AFTER 15 years of civil war shattered Lebanon's status as a regional banking center, it is trying to establish itself as a regional banking capital and financial-market center in the Middle East.
The country's banking sector is bracing itself for a new era as Lebanon's billionaire prime minister, Rafiq Hariri, forges ahead with a $30 billion reconstruction program. Analysts are calling it one of the most ambitious rebuilding efforts since restoring Europe after World War II.
Once a leading recycling mechanism for petrodollars from the Gulf states, Lebanon's banks are gearing up for a period of expansion and restructuring that will place them in sharp competition with foreign banks, which have have trickled back into the country in the past three years.
''In the past, Lebanon played a regional and international role as a commercial-banking center,'' says Nasser Saidi, vice governor of the country's central bank, the Bank of Lebanon.
''But I don't think we can go back to playing the commercial-banking role we did in the past,'' Mr. Saidi said in an interview in his plush office in downtown Beirut.
''Rather than being a conduit for funds flowing out of the region, we are now poised to play the reverse role of attracting funds from the rest of the world - Arab funds and expatriate Lebanese funds - to be invested in Lebanon for reconstruction and in other parts of the region,'' he says.
''This will be a radical departure from the role we played in the past.''
Since Mr. Hariri took over in 1992, the Lebanese currency has stabilized from a low of 2,800 Lebanese pounds to the dollar to its present level of 1,600 to the dollar.
Inflation, which hit a peak of more than 100 percent in 1992, has dropped back to 12 percent in (Lebanese) pound terms and 16.4 percent in United States dollar terms. Growth for 1995 and '96 is forecast at between 8 percent and 8.5 percent of gross domestic product.
But the predicted levels of foreign investment and the repatriation of expatriate capital, estimated at $40 billion, has not materialized. Part of the reason, analysts say, is ongoing political instability despite five years of relative peace and the fact that Lebanon remains outside the Middle East peace process.
Cyprus and Gulf states like Dubai and Bahrain have taken over as regional banking centers in recent years. But analysts say Lebanon is well-placed to build up its banking center if it can raise the capital and restructure its financial services to meet with international standards.
There is no exchange control in Lebanon and few impediments to foreign investors. The highest taxes are 10 percent, and foreigners are not subject to taxation.
Lebanon's banking center - one of the most profitable in the world - is made up of 70 banks with 565 branches and total assets worth $15.6 billion. The country's banks have a return on equity of 31.4 percent, compared with 11.38 percent for top international banks.
But their structure has not yet caught up with the needs of investors, who are showing interest in a restructured Lebanon. ''The government is doing what it can to create capital and financial markets,'' says Finance Minister Fuad Siniora. ''But it is not something you can achieve overnight.''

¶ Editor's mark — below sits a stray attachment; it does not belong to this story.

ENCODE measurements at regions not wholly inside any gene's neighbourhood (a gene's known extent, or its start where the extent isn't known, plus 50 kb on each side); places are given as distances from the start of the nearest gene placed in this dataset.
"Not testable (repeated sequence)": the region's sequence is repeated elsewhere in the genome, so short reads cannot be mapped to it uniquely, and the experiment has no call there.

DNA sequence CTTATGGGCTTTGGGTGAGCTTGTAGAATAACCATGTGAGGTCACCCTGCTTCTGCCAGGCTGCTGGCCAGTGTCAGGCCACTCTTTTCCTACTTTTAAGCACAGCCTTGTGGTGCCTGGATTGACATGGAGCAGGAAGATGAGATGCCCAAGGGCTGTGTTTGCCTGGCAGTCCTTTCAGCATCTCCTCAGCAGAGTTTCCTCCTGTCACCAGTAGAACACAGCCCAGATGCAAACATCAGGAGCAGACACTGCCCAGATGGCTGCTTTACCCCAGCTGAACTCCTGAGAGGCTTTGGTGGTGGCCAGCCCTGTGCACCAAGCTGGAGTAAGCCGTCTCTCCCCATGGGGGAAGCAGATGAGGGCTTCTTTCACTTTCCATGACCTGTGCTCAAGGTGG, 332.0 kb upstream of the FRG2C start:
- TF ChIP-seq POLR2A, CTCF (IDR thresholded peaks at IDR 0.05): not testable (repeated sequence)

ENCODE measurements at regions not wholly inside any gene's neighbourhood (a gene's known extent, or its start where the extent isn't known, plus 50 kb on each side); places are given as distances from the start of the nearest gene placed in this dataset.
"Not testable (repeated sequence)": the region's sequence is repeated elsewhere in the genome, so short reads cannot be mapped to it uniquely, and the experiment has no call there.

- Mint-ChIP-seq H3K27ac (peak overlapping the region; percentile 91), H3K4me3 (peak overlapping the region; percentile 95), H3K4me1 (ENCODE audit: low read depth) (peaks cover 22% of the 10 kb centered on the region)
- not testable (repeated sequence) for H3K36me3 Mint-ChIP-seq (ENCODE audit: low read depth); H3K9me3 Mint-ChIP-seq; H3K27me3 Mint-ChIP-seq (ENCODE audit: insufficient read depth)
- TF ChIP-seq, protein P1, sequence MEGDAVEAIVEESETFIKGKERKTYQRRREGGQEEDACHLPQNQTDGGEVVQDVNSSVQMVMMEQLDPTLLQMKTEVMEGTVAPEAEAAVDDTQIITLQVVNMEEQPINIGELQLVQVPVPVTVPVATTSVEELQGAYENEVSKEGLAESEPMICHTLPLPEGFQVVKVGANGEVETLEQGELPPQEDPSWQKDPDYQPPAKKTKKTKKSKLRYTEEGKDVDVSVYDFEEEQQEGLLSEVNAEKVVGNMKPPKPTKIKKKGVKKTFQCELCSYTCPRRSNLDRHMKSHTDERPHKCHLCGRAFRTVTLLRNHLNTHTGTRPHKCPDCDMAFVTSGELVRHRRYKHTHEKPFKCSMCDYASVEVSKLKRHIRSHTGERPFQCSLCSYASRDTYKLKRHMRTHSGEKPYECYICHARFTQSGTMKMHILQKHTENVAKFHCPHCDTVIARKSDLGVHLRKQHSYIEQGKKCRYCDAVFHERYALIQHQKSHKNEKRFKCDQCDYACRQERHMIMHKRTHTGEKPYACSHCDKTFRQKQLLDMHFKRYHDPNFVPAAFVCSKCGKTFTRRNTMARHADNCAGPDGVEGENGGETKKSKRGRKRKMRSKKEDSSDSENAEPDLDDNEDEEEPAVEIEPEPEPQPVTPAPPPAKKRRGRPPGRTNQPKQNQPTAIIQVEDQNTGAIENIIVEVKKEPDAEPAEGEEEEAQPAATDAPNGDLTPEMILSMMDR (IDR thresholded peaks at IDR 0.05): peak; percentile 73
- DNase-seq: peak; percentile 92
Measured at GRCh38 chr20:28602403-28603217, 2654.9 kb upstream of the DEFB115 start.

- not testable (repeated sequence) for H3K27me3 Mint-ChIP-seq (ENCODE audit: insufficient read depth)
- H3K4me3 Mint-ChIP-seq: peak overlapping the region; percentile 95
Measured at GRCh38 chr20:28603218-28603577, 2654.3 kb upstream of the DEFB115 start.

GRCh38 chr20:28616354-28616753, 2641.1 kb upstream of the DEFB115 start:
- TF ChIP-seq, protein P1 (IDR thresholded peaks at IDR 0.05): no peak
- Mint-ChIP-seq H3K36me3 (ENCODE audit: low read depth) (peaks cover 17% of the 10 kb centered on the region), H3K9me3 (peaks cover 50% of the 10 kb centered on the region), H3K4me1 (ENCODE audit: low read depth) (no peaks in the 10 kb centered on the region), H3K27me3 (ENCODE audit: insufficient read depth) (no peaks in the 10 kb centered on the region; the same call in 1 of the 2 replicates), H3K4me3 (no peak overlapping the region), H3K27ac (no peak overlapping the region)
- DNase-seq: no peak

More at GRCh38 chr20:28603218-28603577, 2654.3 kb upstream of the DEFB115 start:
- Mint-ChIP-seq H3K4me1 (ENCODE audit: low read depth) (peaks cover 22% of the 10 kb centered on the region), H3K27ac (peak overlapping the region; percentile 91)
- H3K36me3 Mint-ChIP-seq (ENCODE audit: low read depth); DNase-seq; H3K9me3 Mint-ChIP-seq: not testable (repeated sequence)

Mr. Siniora says there has been a 33 percent increase in revenue to the treasury this year over last.
The stone age
When he arrived at the finance ministry in 1992, Siniora says, there was not a single calculator in the building. ''We started from the Stone Age, but now things are changing,'' he says.
The changes most needed, Saidi says, were in organizing and restructuring the banking sector. ''If we want to play a role as a regional capital-markets center, we must develop well-defined market instruments based on international accounting standards,'' he says.
''You also need a layer of regulation. We are in the process of proposing a capital-markets law, which will also establish a new Beirut stock exchange,'' he says, adding that the exchange should be operative by the fall.
''We are heading towards a specialized financial system rather than a universal banking system like you find in the United States,'' he says.
On the day of this interview, Saidi and his fellow managers were the only staff in the central bank because of a national work strike by the trade-union federation, which was protesting a 37 percent hike in taxes on gasoline.
It was a stark reminder of the pain the Lebanese economy is experiencing in funding the ambitious reconstruction program.
But Saidi says he is confident that the economy can withstand the strain, despite the undercurrent of public grievances born of unfulfilled expectations.
''We are almost entirely dependent on domestic resources. It is difficult trying to rebuild without external aid,'' he says.
''But, since 1990,'' Saidi says, ''we have achieved an average growth rate of 12 percent without international aid.''
''This is a remarkable achievement, which shows the dynamic nature of the private sector,'' he says, conceding that social conditions would remain difficult for some time.